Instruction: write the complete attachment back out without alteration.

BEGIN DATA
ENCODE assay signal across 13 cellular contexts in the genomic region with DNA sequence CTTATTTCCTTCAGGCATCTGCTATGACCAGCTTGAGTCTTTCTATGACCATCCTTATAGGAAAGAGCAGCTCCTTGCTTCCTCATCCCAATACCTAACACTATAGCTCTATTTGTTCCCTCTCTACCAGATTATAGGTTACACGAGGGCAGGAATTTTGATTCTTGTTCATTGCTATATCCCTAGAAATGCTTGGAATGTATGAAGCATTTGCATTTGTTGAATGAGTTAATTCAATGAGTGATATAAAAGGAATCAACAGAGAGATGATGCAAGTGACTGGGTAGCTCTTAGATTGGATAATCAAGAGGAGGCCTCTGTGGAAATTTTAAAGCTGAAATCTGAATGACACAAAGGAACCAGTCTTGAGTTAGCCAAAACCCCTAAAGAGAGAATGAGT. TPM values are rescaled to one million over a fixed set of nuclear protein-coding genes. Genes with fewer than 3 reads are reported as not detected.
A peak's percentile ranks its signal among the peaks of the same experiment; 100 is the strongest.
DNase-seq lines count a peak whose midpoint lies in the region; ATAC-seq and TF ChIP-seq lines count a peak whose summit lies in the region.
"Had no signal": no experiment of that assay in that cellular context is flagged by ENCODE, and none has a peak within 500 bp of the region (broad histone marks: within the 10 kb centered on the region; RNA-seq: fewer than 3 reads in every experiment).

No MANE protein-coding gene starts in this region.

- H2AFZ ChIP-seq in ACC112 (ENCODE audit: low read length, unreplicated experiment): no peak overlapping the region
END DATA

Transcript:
ENCODE assay signal across 13 cellular contexts in the genomic region with DNA sequence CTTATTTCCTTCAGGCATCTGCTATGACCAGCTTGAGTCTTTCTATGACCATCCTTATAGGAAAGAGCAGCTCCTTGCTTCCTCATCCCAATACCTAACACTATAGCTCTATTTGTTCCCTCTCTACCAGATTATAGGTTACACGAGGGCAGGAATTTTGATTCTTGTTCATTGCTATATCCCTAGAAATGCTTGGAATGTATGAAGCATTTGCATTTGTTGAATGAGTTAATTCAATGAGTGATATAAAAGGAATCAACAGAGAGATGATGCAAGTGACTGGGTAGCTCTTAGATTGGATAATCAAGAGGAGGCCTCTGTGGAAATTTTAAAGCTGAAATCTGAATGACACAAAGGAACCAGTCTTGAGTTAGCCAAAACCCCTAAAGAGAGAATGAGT. TPM values are rescaled to one million over a fixed set of nuclear protein-coding genes. Genes with fewer than 3 reads are reported as not detected.
A peak's percentile ranks its signal among the peaks of the same experiment; 100 is the strongest.
DNase-seq lines count a peak whose midpoint lies in the region; ATAC-seq and TF ChIP-seq lines count a peak whose summit lies in the region.
"Had no signal": no experiment of that assay in that cellular context is flagged by ENCODE, and none has a peak within 500 bp of the region (broad histone marks: within the 10 kb centered on the region; RNA-seq: fewer than 3 reads in every experiment).

No MANE protein-coding gene starts in this region.

- H2AFZ ChIP-seq in ACC112 (ENCODE audit: low read length, unreplicated experiment): no peak overlapping the region